When they released the crank, Xena retreated into the corner of her cell farthest from me, watching me warily. She reminded me for all the world of a lioness I had once seen caged in the back of a wagon on its way to the palace in Corinth. She had the same hunted, almost crazed, look. With her bloodied arms, I could almost feel sorry for her. Almost.

I drew a breath and spoke. "Lord Xena," I said, wondering why I bothered to use the title. "I would like to ask you some questions."

Suddenly, Xena smiled. "What's it like having only one and a half legs?" she purred, her eyes raking my body derisively.

Despite myself, I felt my cheeks go hot, and what little pity I felt for her was quickly replaced with anger. "I'm not here to discuss myself, Xena. I'm here to talk about you."

"That's a boring subject," she said. "I'm locked up here all day and night, with only the rats for friends."

"I'm surprised they can stand your presence," I said.

Xena grinned. "I've always had rats for friends." Her eyes narrowed. She looked feral, predatory. "But at least I have friends. I'm sure you find that difficult, don't you - making friends, that is - being crippled as you are? No one wants to be around an otherwise beautiful woman who is…so incomplete, so marred. I'm sure everyone around you must find it terribly uncomfortable. I bet you'd be a great fuck… too bad about the crippled part."

I stared at Xena in shock, realizing numbly that in less than a minute alone in her presence, she had found my most sensitive spot and driven the dagger home. I did not want her to see how badly her words hurt me, so I feigned anger, and turned away before she could see my tears. Her laughter followed me as I hobbled back up the stairs.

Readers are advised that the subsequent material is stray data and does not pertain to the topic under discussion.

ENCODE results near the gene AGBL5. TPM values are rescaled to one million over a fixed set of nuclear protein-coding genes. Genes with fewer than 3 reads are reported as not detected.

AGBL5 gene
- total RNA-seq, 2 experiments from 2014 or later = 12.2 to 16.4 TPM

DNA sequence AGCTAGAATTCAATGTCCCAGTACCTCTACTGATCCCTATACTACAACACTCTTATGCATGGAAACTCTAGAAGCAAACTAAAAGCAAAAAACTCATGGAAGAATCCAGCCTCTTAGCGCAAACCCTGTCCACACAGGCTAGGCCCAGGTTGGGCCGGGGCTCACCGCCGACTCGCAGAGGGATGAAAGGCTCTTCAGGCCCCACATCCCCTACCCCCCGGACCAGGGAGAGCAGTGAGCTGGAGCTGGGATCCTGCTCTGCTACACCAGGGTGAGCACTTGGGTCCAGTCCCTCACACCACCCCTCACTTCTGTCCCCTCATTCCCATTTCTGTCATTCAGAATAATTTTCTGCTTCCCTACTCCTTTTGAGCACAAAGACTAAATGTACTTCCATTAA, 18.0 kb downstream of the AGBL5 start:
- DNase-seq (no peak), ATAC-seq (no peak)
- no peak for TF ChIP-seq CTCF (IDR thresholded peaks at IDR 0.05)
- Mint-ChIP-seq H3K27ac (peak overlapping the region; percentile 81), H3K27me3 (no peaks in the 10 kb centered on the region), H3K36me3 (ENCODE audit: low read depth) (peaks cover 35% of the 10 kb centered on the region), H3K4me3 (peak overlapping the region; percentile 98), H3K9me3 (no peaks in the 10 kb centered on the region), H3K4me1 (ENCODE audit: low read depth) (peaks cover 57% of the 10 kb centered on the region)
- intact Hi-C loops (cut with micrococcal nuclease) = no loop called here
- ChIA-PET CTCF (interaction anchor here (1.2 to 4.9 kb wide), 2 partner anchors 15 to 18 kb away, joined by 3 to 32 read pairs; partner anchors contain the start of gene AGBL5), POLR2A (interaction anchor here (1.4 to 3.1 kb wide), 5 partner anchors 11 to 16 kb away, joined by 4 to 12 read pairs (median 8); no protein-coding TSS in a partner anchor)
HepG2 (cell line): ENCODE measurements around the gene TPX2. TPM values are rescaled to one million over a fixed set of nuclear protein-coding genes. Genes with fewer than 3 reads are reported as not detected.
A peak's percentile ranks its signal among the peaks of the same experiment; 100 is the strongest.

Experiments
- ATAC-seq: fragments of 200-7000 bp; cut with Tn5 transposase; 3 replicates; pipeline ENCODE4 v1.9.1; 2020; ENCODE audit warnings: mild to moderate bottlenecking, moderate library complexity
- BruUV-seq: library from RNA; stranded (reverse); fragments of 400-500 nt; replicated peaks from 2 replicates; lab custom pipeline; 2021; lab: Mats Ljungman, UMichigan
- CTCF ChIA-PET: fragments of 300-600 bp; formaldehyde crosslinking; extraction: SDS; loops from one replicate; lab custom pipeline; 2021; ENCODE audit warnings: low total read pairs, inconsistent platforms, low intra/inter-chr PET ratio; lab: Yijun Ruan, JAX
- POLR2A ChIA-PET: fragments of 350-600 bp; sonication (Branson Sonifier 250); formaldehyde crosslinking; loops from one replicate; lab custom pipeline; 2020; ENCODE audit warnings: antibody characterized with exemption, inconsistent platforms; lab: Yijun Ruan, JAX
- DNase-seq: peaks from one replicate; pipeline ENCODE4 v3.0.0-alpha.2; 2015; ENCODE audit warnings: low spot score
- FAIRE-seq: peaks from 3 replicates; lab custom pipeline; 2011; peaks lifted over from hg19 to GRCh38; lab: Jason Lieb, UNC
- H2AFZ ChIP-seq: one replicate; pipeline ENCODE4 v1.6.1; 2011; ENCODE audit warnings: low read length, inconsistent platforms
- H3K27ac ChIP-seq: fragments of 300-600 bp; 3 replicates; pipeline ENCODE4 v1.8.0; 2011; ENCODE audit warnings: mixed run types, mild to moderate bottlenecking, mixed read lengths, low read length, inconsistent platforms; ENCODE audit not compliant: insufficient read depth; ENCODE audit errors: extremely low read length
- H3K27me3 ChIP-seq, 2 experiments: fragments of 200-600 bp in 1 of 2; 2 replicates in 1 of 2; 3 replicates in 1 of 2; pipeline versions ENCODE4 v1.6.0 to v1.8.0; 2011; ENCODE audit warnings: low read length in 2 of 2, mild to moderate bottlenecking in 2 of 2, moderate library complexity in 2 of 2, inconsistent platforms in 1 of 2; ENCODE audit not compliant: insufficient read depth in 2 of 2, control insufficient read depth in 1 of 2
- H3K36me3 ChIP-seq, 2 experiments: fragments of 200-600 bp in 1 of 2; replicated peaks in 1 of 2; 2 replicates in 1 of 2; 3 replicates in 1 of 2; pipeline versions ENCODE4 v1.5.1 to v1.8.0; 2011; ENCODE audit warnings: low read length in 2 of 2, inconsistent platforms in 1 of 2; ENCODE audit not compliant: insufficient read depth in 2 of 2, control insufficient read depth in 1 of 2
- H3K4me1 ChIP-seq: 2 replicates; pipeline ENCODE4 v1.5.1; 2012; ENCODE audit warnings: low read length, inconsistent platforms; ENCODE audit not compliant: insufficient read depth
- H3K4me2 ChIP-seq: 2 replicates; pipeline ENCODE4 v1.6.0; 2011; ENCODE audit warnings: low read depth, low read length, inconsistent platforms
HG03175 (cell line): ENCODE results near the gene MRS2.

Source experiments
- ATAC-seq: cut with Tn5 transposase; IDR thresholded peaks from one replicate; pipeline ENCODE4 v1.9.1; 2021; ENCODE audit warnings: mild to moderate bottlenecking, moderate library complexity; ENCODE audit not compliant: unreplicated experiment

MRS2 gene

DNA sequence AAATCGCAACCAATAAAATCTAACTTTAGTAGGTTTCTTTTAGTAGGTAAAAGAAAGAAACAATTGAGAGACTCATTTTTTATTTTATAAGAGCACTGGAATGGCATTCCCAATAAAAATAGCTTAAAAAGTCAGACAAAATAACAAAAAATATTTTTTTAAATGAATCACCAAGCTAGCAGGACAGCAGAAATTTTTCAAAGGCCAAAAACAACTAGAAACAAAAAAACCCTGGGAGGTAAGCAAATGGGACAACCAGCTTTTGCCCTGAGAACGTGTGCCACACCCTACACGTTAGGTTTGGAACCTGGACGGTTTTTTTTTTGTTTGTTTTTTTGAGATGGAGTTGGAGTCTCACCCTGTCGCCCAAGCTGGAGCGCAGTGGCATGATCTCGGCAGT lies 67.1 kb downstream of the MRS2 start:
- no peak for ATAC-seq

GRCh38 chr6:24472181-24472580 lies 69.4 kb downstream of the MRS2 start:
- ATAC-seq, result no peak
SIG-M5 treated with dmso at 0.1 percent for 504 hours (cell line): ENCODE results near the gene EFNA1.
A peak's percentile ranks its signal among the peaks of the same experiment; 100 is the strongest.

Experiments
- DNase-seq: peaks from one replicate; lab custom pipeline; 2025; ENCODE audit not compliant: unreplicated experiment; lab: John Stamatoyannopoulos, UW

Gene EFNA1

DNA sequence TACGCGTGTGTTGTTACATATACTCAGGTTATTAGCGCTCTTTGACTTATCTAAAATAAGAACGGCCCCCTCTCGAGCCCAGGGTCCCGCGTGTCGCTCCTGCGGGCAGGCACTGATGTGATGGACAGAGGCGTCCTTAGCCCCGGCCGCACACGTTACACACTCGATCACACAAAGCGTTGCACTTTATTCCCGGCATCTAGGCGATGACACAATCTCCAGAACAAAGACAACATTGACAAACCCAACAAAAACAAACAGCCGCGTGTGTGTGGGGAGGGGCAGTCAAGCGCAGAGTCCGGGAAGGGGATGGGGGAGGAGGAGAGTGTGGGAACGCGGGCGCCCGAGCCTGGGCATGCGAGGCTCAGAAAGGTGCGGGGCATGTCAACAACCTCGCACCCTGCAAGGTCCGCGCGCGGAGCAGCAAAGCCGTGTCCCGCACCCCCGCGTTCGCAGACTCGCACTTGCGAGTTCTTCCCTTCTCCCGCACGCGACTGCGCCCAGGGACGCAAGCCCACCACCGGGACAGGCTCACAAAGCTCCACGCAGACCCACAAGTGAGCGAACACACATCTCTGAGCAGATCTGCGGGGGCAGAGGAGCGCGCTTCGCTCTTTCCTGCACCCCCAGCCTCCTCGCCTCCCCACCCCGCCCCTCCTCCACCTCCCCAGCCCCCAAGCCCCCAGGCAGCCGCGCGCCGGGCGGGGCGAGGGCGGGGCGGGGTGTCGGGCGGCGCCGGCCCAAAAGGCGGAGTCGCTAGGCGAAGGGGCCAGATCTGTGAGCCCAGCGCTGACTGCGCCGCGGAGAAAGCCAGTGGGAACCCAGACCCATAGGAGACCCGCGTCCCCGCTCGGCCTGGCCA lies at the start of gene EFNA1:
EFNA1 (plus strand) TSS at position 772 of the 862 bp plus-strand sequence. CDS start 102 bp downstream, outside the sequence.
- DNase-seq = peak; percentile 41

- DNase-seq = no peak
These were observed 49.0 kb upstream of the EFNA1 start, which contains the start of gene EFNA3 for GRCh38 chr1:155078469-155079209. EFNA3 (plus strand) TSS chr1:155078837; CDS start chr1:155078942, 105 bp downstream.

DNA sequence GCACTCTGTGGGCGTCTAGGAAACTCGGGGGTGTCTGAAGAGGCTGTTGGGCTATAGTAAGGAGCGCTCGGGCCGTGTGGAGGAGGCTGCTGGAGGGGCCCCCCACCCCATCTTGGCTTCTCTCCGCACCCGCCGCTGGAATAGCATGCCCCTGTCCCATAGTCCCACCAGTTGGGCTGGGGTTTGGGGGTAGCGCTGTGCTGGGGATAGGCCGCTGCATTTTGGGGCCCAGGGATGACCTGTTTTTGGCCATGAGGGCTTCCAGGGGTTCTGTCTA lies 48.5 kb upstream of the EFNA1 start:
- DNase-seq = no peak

I lay in bed that night and wept. How could I ever face her again? How could she be so cruel? She ruined my life seven years ago, stealing the innocence and joy of my youth, and filled me instead with hate and pain.

And then she rubbed my nose in it.

She was right, of course. I had very few close friends. Many people were moved by my words and my works. To some extent, I was famous. I know I was respected and admired by many people in many lands. But they always kept a distance from me. I suppose part of it was Alexander's protectiveness, but I knew it also had to do with my missing leg.

My disfigurement…. I wanted so badly to be loved, to be loved like Alexander loved Hephaestion, like Orpheus loved Eurydice. But who could ever love me, a cripple, a one-legged wonder with words? When the healer cut my leg off to stop the spread of gangrene, he'd cut a hole in my heart, as well. I ached for a partner; I longed for my other half. But I was grotesque and incomplete, and nothing, nothing could ever make me whole again.

Sometimes the truth hurt worse than crucifixion.

Continued in scroll 3